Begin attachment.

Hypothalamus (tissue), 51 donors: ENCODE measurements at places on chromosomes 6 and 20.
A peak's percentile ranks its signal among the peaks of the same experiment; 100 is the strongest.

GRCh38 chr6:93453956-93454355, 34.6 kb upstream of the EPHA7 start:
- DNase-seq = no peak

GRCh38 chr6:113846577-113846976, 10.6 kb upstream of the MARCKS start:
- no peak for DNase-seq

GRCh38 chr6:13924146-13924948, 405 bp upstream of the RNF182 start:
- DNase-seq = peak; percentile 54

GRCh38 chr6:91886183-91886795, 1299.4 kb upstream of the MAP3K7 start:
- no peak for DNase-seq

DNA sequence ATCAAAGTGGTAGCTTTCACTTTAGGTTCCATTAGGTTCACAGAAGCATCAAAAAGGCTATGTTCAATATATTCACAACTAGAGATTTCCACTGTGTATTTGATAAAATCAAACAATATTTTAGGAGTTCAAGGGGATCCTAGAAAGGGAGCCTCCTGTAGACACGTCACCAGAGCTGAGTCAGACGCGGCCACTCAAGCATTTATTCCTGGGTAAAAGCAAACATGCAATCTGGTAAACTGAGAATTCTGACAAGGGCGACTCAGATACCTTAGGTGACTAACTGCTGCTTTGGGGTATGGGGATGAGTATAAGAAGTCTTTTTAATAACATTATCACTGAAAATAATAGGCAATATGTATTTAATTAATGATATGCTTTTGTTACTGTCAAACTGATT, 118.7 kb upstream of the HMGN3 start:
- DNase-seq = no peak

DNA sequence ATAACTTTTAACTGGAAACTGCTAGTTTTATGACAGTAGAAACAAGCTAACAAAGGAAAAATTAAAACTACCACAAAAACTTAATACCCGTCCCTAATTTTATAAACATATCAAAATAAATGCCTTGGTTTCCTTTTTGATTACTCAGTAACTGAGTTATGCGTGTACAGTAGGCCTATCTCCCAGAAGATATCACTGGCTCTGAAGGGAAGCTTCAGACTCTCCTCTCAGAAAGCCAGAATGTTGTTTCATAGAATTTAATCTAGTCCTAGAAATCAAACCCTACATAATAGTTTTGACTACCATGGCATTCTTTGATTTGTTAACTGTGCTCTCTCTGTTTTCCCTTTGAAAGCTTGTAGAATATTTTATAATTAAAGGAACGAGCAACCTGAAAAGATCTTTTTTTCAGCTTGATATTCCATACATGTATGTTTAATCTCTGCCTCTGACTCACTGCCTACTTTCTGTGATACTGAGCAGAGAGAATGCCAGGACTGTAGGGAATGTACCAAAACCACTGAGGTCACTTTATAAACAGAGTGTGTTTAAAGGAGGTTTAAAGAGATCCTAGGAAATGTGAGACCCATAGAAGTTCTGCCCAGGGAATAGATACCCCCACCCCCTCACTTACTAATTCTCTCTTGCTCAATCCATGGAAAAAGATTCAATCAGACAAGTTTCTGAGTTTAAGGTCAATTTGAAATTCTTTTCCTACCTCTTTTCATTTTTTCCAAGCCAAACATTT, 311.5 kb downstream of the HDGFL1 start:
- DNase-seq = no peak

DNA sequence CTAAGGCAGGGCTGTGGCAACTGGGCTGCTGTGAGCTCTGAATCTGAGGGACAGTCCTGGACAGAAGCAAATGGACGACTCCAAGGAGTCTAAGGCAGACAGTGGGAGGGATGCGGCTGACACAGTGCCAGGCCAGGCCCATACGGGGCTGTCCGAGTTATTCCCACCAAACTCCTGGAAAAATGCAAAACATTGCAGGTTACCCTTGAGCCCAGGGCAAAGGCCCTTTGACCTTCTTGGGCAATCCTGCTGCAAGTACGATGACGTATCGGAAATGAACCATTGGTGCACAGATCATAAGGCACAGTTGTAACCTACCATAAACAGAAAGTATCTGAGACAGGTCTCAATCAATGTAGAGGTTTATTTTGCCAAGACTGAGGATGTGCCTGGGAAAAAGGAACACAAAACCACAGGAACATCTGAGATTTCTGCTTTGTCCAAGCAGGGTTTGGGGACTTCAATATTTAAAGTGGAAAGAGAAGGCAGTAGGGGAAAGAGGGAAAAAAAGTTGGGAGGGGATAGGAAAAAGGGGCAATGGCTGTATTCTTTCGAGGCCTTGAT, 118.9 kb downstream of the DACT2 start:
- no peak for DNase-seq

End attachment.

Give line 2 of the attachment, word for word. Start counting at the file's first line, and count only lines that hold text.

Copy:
A peak's percentile ranks its signal among the peaks of the same experiment; 100 is the strongest.